Dr. Andrew Martin, interdisciplinary studies professor, is new to the Principia community this year and intends to make it the first of many years teaching here. Hailing from the United Kingdom and father of two boys, he teaches a wide range of subjects from archaeology to religious studies to art history. This semester, his classes include Introduction to Archaeology, Introduction to Western Art: 1400 to Present, and Culture: Prehistoric Religion, which next semester will be substituted for a Native American culture class.
Before coming to Principia, Martin taught a continuing education course at Cambridge University and lectured at Leicester University, along with other continuing education courses in the south of England. As a researcher at Bournemouth University, he started a project to catalogue all the burial mounds in England, which resulted in the cataloguing of 900 burial mounds and photographing of about 3,000 objects.
He created an online database for all the burial mounds he catalogued and the artifacts linked to their respective discovery sites, which is the first time the collection has been linked with its information. “People were able to pull up any artifacts and look up where they were found and what they were related to,” Martin said, “and it certainly helped my research as well.” Professionally, he has given 16 conference papers, and worked in about five museums and on 10 excavations.
In the States, his doctoral studies were on the Hopewell Native American culture that swept across the United States and whose headquarters were in the area of the bluffs along the Mississippi River. In 2013, he published his research in a book titled “Archaeology Beyond Postmodernity,” which largely examined what religion is and proved that modernity has misinterpreted religion, with several case studies in prehistoric religions. This book, which effectively took five years to write after going into so many subjects and involved reading over 300 books, is used in his classes as a textbook and reference tool.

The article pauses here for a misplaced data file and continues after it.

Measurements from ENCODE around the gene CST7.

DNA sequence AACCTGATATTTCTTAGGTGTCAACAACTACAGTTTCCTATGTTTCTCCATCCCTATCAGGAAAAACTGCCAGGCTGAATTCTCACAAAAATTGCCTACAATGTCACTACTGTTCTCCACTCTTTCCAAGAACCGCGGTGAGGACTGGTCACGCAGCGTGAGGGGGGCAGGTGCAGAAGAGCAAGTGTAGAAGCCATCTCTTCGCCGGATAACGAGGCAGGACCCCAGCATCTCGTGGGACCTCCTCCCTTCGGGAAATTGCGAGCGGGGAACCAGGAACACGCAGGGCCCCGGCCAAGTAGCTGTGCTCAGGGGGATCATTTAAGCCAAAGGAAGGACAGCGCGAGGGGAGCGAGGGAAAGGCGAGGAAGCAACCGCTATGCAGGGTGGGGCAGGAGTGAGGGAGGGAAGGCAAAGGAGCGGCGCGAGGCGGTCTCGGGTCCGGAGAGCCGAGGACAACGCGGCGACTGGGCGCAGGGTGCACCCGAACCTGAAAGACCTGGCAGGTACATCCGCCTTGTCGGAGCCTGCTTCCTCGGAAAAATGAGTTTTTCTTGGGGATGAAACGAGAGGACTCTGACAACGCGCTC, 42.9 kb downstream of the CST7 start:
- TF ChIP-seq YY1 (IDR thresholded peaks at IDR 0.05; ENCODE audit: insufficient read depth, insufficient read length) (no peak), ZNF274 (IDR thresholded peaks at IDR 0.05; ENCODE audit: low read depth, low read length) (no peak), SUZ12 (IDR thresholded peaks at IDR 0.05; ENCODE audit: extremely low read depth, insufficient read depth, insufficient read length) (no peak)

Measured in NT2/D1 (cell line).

How did his work and research in his field turn into presentations, lectures and discussion-based classes with college students at Principia? In other words, why teach? For Martin, the answer is fairly simple. “I worked at a 9-to-5 job, and I didn’t like it,” he said. For several months, he worked in archives before finding his way back to the world of academia.
“I love imparting knowledge and research and my love for my subjects,” Martin said when asked why he decided to make teaching his profession. “My dad taught here for 10 years … and once you become an academic, you can’t exist anywhere else.” Teaching was a natural consequence of his studies. “I just love my subjects, and when you love your subjects, you have to share that love,” he said.
For Martin, it’s all about the multidisciplinary approach to learning. And in England, where a liberal arts education is thrown over for an intensive study in a single or limited amount of fields, studying archaeology is the closest one can come to studying liberal arts. “In archaeology, you’re reconstructing old worlds, and in order to do that you need to know lots of subjects that make up all the aspects of the world,” he said. “It’s a science and also a study in the humanities.”